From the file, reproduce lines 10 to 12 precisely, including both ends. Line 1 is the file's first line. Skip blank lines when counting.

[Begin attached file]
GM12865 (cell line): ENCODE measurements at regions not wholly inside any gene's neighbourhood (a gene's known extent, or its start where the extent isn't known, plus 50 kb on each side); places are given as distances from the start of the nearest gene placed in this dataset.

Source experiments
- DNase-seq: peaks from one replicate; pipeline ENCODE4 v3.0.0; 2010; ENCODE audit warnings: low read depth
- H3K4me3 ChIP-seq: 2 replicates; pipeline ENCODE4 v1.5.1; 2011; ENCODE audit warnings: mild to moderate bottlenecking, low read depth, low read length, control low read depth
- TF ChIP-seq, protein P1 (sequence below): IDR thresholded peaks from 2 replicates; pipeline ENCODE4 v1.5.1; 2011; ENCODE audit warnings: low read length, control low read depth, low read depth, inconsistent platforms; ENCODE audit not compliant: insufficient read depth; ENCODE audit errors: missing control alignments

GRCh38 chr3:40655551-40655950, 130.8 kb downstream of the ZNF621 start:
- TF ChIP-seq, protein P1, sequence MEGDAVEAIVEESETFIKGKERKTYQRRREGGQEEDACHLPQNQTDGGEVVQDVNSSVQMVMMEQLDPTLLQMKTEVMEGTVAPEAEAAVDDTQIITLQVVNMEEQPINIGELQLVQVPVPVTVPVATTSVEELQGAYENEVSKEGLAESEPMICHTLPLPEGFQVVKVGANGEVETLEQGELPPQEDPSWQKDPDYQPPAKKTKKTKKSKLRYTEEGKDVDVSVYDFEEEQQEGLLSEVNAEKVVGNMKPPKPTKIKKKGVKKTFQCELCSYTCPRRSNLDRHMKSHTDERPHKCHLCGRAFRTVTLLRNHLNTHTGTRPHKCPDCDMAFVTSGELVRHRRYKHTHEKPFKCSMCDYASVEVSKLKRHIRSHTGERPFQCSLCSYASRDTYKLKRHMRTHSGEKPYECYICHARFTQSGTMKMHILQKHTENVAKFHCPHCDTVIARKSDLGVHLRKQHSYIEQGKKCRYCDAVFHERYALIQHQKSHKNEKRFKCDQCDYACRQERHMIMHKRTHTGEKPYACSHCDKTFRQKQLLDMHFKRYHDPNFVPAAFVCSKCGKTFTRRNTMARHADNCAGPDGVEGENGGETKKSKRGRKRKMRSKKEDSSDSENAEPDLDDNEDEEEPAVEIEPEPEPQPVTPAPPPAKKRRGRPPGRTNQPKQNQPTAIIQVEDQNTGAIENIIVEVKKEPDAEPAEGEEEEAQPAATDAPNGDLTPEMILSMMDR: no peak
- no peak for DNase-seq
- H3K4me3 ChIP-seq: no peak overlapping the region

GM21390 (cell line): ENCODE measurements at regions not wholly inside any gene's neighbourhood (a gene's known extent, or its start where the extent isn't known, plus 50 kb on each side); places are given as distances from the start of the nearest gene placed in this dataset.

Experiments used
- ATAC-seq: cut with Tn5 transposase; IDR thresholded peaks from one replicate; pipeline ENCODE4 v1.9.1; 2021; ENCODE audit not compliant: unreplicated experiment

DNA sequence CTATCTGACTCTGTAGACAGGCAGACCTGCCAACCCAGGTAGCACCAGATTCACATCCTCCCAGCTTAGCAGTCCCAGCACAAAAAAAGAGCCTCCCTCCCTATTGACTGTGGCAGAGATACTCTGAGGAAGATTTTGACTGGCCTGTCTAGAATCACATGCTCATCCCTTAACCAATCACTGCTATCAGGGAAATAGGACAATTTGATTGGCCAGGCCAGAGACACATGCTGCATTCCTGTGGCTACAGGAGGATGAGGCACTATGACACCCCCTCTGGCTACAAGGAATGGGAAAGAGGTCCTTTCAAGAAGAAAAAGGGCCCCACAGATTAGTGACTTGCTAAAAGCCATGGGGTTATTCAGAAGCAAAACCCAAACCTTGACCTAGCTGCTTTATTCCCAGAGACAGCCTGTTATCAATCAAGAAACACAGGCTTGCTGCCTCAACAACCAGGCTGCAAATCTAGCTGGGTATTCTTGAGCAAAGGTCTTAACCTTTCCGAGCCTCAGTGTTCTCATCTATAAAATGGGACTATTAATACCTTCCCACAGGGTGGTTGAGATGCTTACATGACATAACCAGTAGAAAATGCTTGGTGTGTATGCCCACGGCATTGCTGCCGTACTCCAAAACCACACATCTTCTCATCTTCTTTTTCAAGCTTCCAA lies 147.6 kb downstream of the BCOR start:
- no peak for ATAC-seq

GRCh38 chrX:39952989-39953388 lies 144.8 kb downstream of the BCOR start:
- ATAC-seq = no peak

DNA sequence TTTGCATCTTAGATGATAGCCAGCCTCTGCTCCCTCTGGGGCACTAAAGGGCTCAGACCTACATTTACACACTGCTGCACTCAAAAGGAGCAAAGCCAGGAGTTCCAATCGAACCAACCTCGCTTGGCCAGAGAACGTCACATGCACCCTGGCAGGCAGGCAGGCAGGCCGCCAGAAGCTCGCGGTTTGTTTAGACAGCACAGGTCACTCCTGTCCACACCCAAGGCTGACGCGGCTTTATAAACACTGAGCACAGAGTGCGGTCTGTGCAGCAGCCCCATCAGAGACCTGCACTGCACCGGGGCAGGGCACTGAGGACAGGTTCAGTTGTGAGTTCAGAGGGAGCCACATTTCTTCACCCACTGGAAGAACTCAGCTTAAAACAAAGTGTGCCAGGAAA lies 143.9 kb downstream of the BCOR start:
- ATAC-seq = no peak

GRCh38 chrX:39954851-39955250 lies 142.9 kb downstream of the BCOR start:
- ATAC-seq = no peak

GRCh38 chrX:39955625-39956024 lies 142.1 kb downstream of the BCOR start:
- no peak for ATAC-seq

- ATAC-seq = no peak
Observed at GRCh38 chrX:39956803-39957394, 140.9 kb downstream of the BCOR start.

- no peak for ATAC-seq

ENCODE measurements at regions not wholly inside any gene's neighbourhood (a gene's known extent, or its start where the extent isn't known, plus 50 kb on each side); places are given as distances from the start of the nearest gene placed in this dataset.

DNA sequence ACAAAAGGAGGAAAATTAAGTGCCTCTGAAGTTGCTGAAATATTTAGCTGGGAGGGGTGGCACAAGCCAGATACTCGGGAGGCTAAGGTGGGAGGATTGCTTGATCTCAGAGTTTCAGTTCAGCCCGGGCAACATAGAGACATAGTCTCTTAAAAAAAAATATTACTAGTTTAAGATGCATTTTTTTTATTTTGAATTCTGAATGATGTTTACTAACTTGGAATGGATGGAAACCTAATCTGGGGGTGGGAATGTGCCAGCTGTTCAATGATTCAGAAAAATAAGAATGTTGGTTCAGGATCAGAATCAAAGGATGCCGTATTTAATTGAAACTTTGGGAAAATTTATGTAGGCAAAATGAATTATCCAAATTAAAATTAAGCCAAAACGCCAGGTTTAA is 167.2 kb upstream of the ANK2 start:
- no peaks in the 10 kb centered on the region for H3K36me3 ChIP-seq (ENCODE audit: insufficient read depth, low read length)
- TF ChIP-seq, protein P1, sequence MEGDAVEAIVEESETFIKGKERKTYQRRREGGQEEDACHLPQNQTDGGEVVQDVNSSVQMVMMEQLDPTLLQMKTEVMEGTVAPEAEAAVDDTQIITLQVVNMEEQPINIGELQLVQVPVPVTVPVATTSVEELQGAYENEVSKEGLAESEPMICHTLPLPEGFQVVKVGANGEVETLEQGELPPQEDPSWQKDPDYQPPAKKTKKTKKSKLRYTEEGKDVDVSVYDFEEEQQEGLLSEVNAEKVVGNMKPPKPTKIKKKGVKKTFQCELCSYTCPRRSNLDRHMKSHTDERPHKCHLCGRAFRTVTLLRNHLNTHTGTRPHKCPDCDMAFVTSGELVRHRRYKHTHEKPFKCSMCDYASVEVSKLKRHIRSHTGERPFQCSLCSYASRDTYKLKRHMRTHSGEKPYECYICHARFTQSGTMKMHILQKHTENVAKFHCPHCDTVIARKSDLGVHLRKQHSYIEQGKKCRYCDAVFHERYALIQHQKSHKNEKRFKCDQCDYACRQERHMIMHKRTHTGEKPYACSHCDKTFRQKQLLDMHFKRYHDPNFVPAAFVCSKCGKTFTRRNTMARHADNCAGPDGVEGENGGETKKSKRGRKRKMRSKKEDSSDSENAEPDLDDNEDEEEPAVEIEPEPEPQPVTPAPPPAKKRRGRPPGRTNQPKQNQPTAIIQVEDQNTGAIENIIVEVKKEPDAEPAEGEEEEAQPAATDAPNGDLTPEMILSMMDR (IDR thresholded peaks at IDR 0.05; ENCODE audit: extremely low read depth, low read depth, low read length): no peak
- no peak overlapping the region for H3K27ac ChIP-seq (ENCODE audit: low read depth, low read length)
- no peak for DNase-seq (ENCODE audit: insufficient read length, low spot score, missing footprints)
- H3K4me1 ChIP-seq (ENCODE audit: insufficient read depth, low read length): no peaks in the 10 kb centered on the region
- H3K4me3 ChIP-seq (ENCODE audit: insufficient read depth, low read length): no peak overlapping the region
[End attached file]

GM21390 (cell line): ENCODE measurements at regions not wholly inside any gene's neighbourhood (a gene's known extent, or its start where the extent isn't known, plus 50 kb on each side); places are given as distances from the start of the nearest gene placed in this dataset.

Experiments used
- ATAC-seq: cut with Tn5 transposase; IDR thresholded peaks from one replicate; pipeline ENCODE4 v1.9.1; 2021; ENCODE audit not compliant: unreplicated experiment